In Yeary, the plaintiff, a male cashier, alleged he was harassed and sexually propositioned by a male coworker in a number of instances, including one in which the coworker “pinned [the plaintiff] against the wall and began to whisper obscene comments about [the plaintiff’s] physical appearance.” Yeary v. Goodwill Industries-Knoxville, Inc., 107 F.3d 443 (6th Cir. 1997). The court concluded that this was enough to determine a claim for sexual harassment.

Other courts have held that humiliating statements about a person’s physical appearance can constitute a hostile work environment. See, e.g., Spriggs v. Diamond Auto Glass, 242 F.3d 179, 185 (4th Cir. 2001) (“To suggest that a human being’s physical appearance is essentially a caricature of a jungle beast goes far beyond the merely unflattering; it is degrading and humiliating in the extreme.”); Ray v. Henderson, 217 F.3d 1234, 1245 (9th Cir. 2000) (“Repeated derogatory or humiliating statements . . . can constitute a hostile work environment.”).

In Kaytor, the harasser engaged in several different behaviors and made several comments about the employee’s body including giving a gift of the pussy willow bush to employee. The court concluded that “in the context of the other evidence in this case”, the gift supported a claim for sexual harassment. Kaytor v. Electric Boat Corp., 609 F.3d 537, 539-540 (2d Cir. 2010). That evidence showed that the harasser frequently made comments about women’s bodies; that the victim many times caught the harasser leering at her and staring at her body; and that McCarthy had already made two other blatant references to Kaytor’s genitalia: stating on one occasion that Kaytor was about to spread her legs for her doctor; and on another, when Kaytor was going to see her gynecologist, that she was going where every man wanted to be. The court found that this evidence supported a claim for sexual harassment and denied a motion for summary judgment.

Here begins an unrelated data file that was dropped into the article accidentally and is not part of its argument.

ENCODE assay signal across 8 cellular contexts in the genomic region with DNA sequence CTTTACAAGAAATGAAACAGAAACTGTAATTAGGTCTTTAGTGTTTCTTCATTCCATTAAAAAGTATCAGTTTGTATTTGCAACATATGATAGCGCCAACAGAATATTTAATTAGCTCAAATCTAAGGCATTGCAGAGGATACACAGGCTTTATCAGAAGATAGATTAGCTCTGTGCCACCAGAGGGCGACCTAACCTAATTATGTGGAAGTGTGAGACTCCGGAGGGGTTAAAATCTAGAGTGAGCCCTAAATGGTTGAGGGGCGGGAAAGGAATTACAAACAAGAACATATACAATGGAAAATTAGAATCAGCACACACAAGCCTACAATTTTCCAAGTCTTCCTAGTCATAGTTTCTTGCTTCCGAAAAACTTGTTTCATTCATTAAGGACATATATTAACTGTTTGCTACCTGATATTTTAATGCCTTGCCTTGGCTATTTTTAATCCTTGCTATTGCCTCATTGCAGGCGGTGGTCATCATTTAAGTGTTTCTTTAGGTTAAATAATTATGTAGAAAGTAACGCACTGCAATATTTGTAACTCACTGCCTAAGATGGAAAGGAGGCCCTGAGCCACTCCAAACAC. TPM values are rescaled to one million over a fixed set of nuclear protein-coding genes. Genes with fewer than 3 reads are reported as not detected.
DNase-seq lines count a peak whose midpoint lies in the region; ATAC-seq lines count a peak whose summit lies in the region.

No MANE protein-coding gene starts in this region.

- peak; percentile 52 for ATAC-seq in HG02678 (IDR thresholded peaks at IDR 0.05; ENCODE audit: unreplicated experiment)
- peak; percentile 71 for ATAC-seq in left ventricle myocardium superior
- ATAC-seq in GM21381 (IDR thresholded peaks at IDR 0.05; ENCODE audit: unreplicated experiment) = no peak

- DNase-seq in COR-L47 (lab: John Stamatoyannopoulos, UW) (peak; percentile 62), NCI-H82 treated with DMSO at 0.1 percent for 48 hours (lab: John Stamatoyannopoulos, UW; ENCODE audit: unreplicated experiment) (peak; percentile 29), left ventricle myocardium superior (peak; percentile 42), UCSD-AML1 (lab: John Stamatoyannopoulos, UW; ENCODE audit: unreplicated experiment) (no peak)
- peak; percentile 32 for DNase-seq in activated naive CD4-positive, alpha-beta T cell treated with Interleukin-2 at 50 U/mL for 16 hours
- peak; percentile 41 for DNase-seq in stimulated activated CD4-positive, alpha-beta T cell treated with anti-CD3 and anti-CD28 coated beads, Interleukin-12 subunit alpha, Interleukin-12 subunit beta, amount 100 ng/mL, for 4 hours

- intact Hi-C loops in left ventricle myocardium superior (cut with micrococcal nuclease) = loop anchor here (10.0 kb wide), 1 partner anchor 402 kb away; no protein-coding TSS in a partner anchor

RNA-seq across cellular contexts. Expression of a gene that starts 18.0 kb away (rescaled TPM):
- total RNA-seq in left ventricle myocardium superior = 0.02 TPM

In Dias, the harasser “engaged in ongoing sexual harassment of women employees” that included “comments on the breasts, buttocks, and physical appearance of individual women.” Dias v. Sky Chefs, Inc., 919 F.2d 1370, 1373 (9th Cir. 1990) (remanded on other grounds). The harasser also required the women to wear dresses or skirts with nylons and heels “specifically so he could admire women employees’ legs.” Id.

In R&R Ventures, the harassers repeated close examination of female employees’ bodies, his inquiries about pant size, and his repeated references to the size of Scott’s buttocks and breasts demonstrates that Wheeler behaved differently towards his female employees and supported a claim for sexual harassment. EEOC v. R&R Ventures, 244 F.3d 334, 339 (4th Cir. 2001). The court thus concluded that “the evidence indicates Wheeler did more than engage in generally abusive, though non-actionable, behavior.” Id. at 339.